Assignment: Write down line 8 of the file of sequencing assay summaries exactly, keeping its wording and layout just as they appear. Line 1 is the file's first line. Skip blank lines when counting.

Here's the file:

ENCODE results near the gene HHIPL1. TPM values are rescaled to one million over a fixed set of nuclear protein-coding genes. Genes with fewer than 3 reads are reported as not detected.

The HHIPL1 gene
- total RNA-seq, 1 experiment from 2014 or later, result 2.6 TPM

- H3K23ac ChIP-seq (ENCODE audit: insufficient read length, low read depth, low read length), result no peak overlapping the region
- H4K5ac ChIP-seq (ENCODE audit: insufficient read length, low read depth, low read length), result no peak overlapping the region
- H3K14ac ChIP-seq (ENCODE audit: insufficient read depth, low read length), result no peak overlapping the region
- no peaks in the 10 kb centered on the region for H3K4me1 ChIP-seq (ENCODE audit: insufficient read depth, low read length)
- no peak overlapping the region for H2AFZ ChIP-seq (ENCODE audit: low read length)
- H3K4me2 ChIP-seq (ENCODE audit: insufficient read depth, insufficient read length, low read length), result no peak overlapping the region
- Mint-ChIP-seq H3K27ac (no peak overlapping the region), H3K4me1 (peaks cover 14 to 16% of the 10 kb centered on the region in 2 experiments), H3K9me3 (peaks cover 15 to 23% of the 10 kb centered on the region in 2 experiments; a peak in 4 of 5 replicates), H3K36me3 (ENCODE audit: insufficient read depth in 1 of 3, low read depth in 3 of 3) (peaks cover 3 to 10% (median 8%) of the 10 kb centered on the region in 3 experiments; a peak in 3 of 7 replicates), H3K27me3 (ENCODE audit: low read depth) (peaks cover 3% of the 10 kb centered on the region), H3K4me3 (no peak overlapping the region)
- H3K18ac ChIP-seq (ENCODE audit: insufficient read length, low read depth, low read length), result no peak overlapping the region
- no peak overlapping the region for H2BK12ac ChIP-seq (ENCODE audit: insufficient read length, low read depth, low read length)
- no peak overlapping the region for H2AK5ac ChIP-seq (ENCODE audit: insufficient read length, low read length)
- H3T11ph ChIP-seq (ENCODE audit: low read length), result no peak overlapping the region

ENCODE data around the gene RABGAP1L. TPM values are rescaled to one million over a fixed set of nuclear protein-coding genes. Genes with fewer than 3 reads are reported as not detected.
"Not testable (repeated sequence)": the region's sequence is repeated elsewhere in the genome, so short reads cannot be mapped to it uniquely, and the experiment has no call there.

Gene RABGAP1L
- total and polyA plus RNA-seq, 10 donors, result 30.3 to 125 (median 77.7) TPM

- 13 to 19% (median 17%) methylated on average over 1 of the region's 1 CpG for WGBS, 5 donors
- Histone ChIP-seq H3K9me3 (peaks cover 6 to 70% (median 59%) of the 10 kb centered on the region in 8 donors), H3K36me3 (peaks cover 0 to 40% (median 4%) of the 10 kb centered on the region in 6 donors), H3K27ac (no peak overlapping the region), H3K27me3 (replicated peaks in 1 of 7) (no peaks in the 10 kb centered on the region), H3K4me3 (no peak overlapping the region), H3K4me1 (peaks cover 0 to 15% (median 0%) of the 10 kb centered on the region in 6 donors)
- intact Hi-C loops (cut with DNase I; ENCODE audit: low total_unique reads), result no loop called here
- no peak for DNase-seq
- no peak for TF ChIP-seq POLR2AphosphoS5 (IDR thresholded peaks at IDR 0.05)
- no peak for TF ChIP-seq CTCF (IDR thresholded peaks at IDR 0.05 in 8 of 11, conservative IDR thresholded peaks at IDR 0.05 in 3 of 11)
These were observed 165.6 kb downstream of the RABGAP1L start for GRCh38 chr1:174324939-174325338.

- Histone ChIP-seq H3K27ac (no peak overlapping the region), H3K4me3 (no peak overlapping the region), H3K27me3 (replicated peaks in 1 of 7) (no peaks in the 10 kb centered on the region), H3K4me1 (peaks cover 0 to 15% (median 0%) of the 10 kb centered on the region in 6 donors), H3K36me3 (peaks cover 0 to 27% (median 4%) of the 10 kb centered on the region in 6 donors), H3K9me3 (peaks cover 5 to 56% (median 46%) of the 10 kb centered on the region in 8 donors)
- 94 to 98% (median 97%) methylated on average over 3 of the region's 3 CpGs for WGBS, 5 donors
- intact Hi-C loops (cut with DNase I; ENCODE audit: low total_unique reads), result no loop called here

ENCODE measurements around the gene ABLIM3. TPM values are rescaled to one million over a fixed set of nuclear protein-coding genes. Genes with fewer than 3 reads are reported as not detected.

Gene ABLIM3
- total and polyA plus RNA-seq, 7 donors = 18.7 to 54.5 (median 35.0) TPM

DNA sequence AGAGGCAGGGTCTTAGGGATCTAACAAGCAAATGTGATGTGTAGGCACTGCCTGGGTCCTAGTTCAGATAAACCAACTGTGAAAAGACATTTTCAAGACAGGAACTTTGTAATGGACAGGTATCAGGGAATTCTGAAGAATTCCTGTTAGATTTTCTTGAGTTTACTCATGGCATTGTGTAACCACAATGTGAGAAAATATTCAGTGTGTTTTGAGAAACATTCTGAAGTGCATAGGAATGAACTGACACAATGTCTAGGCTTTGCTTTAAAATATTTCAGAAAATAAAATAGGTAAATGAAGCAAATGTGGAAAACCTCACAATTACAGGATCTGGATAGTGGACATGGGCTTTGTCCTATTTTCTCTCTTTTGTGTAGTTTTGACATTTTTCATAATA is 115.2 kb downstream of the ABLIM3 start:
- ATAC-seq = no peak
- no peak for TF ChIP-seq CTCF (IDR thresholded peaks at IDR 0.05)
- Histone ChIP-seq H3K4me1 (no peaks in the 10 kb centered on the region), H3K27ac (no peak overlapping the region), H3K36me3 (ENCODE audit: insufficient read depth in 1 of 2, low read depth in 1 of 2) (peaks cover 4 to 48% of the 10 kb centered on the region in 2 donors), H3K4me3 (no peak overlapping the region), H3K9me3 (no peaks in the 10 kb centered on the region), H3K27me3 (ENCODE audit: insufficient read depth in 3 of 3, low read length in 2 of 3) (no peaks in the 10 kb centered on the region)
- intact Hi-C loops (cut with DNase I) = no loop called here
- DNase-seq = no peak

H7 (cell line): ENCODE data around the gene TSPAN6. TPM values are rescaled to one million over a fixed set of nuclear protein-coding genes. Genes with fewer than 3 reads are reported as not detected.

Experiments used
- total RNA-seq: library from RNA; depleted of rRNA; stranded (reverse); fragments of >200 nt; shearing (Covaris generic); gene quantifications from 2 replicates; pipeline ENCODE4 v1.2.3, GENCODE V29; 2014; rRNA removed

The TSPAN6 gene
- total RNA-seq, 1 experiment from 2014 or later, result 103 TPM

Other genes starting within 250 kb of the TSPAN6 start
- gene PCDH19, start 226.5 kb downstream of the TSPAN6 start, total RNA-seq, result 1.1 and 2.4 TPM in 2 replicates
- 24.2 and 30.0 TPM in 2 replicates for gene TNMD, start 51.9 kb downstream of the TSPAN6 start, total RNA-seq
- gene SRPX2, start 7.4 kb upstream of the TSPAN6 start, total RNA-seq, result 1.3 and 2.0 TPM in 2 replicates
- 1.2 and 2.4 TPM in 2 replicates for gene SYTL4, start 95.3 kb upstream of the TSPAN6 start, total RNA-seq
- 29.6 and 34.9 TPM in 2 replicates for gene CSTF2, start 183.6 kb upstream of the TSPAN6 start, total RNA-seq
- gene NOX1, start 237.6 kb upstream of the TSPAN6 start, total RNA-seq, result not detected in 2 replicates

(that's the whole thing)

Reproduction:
- no peak overlapping the region for H2AFZ ChIP-seq (ENCODE audit: low read length)